How to Keep Safe When Paddle-boarding
Paddleboarding has now established itself among people holidaying close to the coast or bodies of water as a must-do activity. During the pandemic, Instagram helped promote the world of SUP with appealing shots of people paddling surrounded by stunning scenery, SUP has also been highlighted as an excellent activity to practice now that people’s attitudes are more open towards mental health and well-being.
The mean appeal of paddleboarding of course is the accessibility and ease, pick up and go without any previous experience, knowledge, or training, anywhere and any time, with most people managing to master the basics quickly, like standing and paddling, or at least kneeling and paddling in a straight line. With any adventure sport that grows quickly in popularity, there are, unfortunately, increased numbers of incidents and situations where people endanger themselves or others, which might possibly lead to loss of life, like the tragic incident in Wales where 4 people drowned after becoming trapped in a weir.
We have put together a short list of ways you can help keep yourself and other potential water users safe when paddleboarding on open or closed water areas.
1. Checking your paddleboard is setup properly.
A. Valves are working correctly (holding pressure) and not blocked with sand or damaged in some way, and up to the board’s recommended pressure.
B. Ensure fin is correctly attached, and clips are in place or screwed in as they should be. Taking a spare fin with you paddleboarding is a great idea especially if you’re planning a longer journey.
C. Wear a leach, some people prefer quick-release waist belts, either way, they are essential. Even carry a spear to attach to other boards if needed.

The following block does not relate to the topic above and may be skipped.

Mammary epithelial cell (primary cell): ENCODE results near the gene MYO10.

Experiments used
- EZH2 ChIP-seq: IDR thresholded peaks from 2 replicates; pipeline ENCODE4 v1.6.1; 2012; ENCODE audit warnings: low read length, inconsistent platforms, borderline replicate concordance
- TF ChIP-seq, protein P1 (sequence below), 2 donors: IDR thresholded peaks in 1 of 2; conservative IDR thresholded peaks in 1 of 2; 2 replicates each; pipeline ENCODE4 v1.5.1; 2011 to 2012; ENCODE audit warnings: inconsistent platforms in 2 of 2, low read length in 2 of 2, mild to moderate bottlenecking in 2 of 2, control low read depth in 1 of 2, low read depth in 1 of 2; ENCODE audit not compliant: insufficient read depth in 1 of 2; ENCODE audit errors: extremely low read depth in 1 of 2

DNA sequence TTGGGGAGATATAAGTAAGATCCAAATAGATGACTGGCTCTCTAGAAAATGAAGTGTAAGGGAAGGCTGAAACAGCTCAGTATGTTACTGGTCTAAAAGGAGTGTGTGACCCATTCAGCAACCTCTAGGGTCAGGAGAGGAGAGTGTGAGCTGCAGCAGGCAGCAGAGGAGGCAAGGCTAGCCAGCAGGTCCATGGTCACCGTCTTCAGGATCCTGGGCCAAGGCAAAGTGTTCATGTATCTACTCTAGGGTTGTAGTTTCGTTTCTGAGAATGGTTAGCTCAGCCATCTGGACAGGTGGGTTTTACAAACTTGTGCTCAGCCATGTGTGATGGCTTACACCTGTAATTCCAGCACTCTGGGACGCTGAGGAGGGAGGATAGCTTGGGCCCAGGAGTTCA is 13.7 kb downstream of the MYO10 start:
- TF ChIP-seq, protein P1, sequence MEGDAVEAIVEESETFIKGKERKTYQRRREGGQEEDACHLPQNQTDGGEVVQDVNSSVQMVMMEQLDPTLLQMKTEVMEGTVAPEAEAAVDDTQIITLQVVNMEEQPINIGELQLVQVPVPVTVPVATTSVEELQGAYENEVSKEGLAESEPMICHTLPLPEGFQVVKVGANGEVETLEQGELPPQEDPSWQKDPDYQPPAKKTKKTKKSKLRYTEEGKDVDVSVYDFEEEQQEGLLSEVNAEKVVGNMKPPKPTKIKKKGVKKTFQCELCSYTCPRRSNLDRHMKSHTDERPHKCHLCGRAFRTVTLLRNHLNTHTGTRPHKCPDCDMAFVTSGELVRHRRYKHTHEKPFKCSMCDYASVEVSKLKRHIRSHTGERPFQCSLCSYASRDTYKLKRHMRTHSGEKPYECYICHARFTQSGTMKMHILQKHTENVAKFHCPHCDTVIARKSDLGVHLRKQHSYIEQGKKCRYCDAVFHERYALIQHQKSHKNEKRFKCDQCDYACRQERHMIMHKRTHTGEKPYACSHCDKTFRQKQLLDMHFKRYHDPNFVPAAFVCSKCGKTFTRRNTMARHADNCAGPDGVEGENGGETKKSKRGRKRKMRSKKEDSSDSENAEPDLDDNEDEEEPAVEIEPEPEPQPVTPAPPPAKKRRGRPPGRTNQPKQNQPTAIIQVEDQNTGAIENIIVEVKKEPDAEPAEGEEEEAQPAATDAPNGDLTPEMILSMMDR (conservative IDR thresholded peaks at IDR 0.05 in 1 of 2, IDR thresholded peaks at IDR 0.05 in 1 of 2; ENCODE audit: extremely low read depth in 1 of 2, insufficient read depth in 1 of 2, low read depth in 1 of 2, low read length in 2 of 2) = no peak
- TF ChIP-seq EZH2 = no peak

D. Paddle – check clips are in place (if they have them). It’s easy to store a spare paddle under the bungee cord at the front of your board, a good idea if you are planning to paddle away from shorelines.
2. What personal safety equipment should I take paddle boarding?
First, you need to decide where and when you are going paddleboarding, are you going for a 20-minute paddle or a tour? are you staying close to shore or going away from populated areas? There are many different scenarios we could create to justify packing certain items so as a rule of thumb, if you’re looking to paddle more regularly here is a small list of things to consider.
Mobile Phone/VHF - In almost all situations you should be able to carry and store a mobile phone when paddling. Dry bags cost almost nothing, and most paddleboards should come with a bungee cord to store such items, if not, a waterproof case with string to wear around your neck.
Whistle – Small, lightweight, and cheap, they are a great way to attract attention.
Dry Bag – Keep everything you have stored away nice and dry. They come in all shapes and sizes, there are even ergonomic ones that sit flat on your board so it’s more aerodynamic.
Snack/water – Probably better suited for longer excursions, adding water and a couple of energy bars is a great way to stay hydrated and avoid the effects of dehydration or hunger/loss of energy.
Suncream/hat – Good for keeping the sun off you on long hot days.
Spare Fin – Small and lightweight, will get you out of trouble if your main fin is lost or damaged.
3. Do I need a buoyancy aid to go paddle boarding?